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February 26, 2012

'The Artist' Grabs Key Honors at Academy Awards

The Artist, a film that pays homage to early Hollywood, earned top honors at the Academy Awards in Los Angeles Sunday evening. The French film won five awards, including the key Oscars for Best Picture and Best Director.

French filmmaker Michel Hazavanicius earned the Oscar for directing The Artist, while Jean Dujardin, who plays a fading silent film star, earned the award for Best Actor. The film is almost entirely silent and the star said that if his character could speak, he would react this way to the Oscar:

“Merci beaucoup, I love you,” said Dujardin.

The film also was honored for its Costume Design and Original Score.

It was the first silent film since 1929 to earn an Oscar as Best Picture.

Oscar Winners

Meryl Streep was named Best Actress for her role as former British Prime Minister Margaret Thatcher in The Iron Lady. The film also won an Oscar for Makeup. This was Streep's 17th Oscar nomination and her third win. The last was in 1983 for Sophie's Choice.

Backstage, the 62-year-old actress described her emotions at winning the Oscar in a competitive year, against younger actresses.

“It was just thrilling. It was like I was a kid again. I mean, I was a kid when I won this, like 30 years ago. Two of the nominees were not even conceived,” she said.

Christopher Plummer was named Best Supporting Actor in Beginners for his role as an aging father who announces after the death of his wife that he is gay. Plummer, at 82, is the oldest performer ever to earn an Oscar. He noted backstage that he's just two years younger than the famous Oscar statuette, which was first awarded in 1929.

“Where have you been all my life?  I have a confession to make," he said.  "When I first emerged from my mother's womb, I was already rehearsing my Academy 'thank you' speech.”

Octavia Spencer was named Best Supporting Actress for her role in The Help as an African-American maid in the southern United States of the 1960s. Backstage, Spencer said she hopes her win will open doors for other actresses of color.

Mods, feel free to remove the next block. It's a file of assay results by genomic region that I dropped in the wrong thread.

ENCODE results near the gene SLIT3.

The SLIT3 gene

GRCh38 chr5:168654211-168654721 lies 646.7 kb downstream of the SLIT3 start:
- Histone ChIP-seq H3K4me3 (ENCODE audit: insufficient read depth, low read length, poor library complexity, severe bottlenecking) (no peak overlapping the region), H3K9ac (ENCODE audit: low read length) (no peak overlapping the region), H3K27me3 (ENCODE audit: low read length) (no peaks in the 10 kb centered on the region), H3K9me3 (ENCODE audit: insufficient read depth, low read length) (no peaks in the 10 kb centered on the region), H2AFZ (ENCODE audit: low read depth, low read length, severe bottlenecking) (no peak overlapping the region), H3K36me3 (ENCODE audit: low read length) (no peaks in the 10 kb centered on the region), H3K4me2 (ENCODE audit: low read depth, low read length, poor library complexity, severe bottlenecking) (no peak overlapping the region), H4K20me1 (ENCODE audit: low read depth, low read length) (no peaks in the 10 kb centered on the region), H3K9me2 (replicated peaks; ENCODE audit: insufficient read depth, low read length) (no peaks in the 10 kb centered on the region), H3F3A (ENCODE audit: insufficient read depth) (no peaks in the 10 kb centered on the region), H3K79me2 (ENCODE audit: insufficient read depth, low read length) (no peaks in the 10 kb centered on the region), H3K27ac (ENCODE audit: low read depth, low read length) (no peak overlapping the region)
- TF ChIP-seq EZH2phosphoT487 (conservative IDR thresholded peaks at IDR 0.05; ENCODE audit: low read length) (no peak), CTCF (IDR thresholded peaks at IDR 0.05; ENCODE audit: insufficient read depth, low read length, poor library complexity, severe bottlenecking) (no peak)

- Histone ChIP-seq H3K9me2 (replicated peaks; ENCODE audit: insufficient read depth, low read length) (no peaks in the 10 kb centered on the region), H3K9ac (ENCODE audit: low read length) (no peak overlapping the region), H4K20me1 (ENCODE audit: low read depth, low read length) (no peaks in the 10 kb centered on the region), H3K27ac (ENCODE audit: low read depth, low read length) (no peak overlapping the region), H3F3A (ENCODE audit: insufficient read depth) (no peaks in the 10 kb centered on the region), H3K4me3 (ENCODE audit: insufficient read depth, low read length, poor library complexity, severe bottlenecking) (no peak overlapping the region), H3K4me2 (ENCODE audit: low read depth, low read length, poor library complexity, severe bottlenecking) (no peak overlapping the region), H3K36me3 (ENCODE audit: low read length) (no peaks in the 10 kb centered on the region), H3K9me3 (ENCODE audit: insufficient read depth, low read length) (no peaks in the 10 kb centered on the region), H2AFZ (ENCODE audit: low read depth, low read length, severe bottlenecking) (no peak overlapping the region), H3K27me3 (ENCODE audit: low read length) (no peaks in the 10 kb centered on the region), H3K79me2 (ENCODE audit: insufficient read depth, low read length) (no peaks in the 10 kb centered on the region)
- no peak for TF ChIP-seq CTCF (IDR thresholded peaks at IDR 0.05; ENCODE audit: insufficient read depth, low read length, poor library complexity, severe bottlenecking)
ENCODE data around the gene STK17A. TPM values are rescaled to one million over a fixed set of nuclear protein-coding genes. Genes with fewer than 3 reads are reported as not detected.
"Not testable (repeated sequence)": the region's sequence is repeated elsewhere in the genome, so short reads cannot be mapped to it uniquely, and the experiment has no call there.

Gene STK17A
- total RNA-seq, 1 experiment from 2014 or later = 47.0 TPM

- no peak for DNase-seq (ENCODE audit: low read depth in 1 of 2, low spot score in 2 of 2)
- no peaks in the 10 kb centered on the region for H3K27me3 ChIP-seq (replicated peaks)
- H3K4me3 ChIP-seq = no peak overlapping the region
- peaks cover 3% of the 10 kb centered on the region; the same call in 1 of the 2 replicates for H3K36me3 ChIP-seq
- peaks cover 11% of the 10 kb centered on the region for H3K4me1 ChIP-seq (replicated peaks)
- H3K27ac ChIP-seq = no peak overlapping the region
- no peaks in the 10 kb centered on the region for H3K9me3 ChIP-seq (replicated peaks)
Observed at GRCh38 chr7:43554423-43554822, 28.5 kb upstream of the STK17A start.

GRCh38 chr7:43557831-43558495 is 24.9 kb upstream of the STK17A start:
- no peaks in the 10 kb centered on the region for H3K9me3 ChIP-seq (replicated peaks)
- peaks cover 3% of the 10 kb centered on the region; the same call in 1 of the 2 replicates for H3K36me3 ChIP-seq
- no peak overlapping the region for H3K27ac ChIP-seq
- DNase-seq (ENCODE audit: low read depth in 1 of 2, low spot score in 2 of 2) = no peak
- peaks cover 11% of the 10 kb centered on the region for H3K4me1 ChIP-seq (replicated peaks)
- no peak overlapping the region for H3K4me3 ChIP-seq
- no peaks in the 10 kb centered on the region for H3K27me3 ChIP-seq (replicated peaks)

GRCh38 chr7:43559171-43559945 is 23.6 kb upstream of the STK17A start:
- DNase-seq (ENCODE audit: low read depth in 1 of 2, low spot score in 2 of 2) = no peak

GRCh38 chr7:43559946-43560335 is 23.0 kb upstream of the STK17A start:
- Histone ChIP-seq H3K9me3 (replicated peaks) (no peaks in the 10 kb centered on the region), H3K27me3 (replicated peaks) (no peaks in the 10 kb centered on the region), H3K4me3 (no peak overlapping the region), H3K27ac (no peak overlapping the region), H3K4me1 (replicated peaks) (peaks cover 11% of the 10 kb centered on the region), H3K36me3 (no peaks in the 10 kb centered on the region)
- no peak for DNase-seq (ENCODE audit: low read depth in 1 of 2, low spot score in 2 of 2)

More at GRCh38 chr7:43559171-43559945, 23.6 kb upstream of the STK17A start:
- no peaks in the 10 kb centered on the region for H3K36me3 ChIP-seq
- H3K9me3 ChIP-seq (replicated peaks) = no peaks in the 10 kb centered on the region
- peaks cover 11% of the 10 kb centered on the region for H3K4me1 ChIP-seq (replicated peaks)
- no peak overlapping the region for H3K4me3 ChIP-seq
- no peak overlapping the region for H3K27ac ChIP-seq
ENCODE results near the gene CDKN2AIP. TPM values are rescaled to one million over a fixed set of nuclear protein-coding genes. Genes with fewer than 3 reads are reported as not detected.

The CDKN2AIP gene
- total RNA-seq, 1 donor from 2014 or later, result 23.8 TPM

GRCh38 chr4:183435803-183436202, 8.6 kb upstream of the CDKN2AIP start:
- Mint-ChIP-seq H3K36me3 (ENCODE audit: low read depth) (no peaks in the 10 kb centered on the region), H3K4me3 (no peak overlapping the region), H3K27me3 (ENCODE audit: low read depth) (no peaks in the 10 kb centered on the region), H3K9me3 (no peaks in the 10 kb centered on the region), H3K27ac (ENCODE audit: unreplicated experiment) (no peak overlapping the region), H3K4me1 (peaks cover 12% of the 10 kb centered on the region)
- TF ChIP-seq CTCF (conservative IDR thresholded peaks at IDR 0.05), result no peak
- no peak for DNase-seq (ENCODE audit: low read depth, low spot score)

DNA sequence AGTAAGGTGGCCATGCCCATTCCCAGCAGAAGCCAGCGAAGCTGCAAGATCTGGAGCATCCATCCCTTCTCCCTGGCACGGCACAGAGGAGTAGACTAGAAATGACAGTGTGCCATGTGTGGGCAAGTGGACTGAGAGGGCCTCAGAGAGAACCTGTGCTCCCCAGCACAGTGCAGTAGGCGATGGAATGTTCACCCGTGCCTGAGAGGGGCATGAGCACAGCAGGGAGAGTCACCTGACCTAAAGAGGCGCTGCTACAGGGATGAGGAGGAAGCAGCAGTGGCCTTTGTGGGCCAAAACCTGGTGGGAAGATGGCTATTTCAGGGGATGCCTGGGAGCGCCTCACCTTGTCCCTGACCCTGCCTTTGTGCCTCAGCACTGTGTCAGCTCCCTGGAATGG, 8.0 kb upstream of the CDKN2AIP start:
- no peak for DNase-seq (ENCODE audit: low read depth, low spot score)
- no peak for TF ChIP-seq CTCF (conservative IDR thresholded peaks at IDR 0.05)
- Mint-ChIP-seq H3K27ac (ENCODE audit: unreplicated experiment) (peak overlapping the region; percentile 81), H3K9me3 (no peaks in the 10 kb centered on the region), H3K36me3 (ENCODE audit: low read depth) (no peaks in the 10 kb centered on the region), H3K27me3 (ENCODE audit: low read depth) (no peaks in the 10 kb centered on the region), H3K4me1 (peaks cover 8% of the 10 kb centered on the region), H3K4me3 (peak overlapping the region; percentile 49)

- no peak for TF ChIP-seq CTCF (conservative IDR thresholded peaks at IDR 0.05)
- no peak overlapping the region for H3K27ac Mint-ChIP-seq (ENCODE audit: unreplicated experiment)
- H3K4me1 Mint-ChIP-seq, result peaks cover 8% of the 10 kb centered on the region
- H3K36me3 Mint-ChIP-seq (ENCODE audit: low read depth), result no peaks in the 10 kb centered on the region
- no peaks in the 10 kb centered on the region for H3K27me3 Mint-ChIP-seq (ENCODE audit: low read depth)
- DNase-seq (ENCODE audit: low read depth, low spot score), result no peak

“And, by color, I don't mean just African American. I mean Indian, Native American, Latin American, Asian-American. I hope that in some way that I can be some sort of beacon of hope,” she said.

Martin Scorsese's fantasy Hugo earned five Oscars - all in technical categories - for its Cinematography, Art Direction, Sound Editing, Sound Mixing, and Special Effects.

The Iranian film A Separation was named Best Foreign Film. Backstage, filmmaker Asghar Farhadi said that when his family drama was first nominated, some in the Iranian government were pleased, while others were silent and some were unhappy.

He said that what matters to him is that the people of Iran are happy with his Oscar win.

The Oscar for Best Short Documentary went to Saving Face, a film about efforts to help women in Pakistan who have been disfigured in acid attacks. Sharmeen Obaid-Chinoy, who produced the documentary with Daniel Junge, dedicated the award to the surgeon and women it profiles.

“And to all the women in Pakistan who are working for change, don't give up on your dreams. This is for you,” said Obaid-Chinoy.

Woody Allen's romantic fantasy Midnight in Paris won the Oscar for Best Original Screenplay, and The Descendants, a family drama set in Hawaii, earned the award for Best Adapted Screenplay.

Comedian Billy Crystal hosted the Oscar presentation for the ninth time.

*Check out our Oscars Special Report